"The last hope of human liberty in this world rests on us. We ought, for so dear a state to sacrifice every attachment and every enmity. Leave the President free to choose his own coadjutors, to pursue his own measures, and support him and them, even if we think we are wiser than they, honester than they are, or possessing more enlarged information of the state of things. If we move in mass, be it ever so circuitously, we shall attain our object; but if we break into squads, every one pursuing the path he thinks most direct, we become an easy conquest to those who can now barely hold us in check. I repeat again, that we ought not to schismatize on either men or measures. Principles alone can justify that. If we find our government in all its branches rushing headlong, like our predecessors, into the arms of monarchy, if we find them violating our dearest rights, the trial by jury, the freedom of the press, the freedom of opinion, civil or religious, or opening on our peace of mind or personal safety the sluices of terrorism, if we see them raising standing armies, when the absence of all other danger points to these as the sole objects on which they are to be employed, then indeed let us withdraw and call the nation to its tents."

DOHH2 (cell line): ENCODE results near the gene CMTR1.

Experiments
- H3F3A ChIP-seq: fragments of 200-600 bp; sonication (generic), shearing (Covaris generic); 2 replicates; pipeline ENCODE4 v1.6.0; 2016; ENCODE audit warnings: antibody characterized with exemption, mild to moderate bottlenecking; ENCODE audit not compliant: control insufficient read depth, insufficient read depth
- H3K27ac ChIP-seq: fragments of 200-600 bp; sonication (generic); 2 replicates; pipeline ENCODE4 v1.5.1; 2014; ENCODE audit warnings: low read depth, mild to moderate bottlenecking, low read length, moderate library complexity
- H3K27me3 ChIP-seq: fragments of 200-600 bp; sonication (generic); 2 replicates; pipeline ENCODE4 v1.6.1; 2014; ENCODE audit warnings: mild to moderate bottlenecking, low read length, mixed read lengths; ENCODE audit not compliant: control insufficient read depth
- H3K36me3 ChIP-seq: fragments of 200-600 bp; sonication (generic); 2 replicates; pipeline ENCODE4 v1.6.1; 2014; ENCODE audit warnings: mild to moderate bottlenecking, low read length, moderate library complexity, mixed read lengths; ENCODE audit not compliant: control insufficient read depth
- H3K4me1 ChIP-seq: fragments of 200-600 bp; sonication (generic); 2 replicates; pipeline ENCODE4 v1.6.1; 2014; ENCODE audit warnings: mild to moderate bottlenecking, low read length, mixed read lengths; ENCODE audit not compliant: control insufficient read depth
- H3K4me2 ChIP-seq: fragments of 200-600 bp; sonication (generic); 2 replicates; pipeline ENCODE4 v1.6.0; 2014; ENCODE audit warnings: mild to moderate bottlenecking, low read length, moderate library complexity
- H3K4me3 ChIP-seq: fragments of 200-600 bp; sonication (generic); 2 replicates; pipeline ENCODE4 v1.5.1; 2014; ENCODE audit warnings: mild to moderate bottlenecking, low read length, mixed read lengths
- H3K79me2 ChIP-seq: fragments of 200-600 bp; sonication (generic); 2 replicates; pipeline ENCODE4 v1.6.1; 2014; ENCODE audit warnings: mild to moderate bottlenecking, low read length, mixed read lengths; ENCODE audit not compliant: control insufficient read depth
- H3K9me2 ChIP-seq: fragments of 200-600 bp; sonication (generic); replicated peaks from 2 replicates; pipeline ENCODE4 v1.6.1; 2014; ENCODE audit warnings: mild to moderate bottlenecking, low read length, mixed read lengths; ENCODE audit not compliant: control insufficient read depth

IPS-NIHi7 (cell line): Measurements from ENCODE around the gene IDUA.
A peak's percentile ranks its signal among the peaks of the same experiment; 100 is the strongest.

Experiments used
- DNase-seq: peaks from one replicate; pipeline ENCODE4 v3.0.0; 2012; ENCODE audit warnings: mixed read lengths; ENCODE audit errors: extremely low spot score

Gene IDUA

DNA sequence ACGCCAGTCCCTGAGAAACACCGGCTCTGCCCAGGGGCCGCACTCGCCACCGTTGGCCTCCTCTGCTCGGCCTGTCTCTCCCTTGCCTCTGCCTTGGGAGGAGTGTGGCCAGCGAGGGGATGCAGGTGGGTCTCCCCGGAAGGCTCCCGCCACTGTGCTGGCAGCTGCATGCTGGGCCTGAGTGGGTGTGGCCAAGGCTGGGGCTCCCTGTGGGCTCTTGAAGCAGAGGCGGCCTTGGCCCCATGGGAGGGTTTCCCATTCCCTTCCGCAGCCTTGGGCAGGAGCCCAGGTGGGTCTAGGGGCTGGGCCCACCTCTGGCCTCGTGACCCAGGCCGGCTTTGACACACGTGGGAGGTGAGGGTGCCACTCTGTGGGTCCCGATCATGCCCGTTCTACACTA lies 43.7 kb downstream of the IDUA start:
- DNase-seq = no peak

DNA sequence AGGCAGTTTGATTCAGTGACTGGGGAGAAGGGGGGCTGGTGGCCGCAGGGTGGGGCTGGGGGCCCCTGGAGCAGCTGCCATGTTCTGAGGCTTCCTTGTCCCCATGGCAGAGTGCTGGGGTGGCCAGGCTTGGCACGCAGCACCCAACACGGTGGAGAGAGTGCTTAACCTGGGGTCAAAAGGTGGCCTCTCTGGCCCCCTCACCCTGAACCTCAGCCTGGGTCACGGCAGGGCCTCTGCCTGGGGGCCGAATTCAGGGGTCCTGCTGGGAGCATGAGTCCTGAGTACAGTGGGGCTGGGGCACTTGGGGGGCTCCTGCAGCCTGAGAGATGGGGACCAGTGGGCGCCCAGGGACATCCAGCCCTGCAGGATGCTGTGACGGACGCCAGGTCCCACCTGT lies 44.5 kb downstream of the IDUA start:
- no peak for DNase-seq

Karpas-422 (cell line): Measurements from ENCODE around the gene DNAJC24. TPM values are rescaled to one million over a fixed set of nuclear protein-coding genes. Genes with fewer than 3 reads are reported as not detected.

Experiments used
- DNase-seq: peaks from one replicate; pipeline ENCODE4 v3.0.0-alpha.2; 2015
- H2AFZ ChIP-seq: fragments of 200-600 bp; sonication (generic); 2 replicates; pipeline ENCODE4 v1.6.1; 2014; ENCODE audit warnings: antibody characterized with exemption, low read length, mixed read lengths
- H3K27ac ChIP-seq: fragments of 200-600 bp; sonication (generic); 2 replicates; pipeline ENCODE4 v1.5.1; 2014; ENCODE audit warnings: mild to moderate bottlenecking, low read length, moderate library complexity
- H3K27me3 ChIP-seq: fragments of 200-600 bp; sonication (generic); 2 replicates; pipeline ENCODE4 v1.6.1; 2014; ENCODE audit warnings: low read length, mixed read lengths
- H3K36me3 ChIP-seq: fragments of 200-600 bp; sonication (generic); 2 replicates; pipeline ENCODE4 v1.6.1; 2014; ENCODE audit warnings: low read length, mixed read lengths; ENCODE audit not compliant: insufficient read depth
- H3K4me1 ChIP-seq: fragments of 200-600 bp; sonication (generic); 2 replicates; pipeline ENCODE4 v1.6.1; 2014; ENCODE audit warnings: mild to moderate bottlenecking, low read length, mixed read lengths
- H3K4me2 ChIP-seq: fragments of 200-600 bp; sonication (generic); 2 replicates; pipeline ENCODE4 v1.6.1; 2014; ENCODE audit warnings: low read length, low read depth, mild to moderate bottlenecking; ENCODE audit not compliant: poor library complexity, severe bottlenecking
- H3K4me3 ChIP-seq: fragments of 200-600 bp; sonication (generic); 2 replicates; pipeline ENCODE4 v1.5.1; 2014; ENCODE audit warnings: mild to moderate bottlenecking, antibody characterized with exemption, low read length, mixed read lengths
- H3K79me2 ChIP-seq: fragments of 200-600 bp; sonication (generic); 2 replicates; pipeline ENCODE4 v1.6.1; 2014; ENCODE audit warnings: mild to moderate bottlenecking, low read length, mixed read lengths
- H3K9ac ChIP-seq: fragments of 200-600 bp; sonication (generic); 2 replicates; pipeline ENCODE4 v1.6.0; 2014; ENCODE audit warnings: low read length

[The Works of Thomas Jefferson in Twelve Volumes. Federal Edition. Collected and Edited by Paul Leicester Ford.]